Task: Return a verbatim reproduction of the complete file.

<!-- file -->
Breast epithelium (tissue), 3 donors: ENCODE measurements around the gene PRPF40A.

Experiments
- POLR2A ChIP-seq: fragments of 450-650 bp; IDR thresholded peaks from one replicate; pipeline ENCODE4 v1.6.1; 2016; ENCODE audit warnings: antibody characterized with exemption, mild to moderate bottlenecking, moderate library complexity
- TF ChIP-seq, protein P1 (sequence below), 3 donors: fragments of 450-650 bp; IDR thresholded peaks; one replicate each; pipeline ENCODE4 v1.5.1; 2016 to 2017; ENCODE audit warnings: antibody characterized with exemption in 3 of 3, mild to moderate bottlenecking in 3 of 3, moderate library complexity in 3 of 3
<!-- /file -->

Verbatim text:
Breast epithelium (tissue), 3 donors: ENCODE measurements around the gene PRPF40A.

Experiments
- POLR2A ChIP-seq: fragments of 450-650 bp; IDR thresholded peaks from one replicate; pipeline ENCODE4 v1.6.1; 2016; ENCODE audit warnings: antibody characterized with exemption, mild to moderate bottlenecking, moderate library complexity
- TF ChIP-seq, protein P1 (sequence below), 3 donors: fragments of 450-650 bp; IDR thresholded peaks; one replicate each; pipeline ENCODE4 v1.5.1; 2016 to 2017; ENCODE audit warnings: antibody characterized with exemption in 3 of 3, mild to moderate bottlenecking in 3 of 3, moderate library complexity in 3 of 3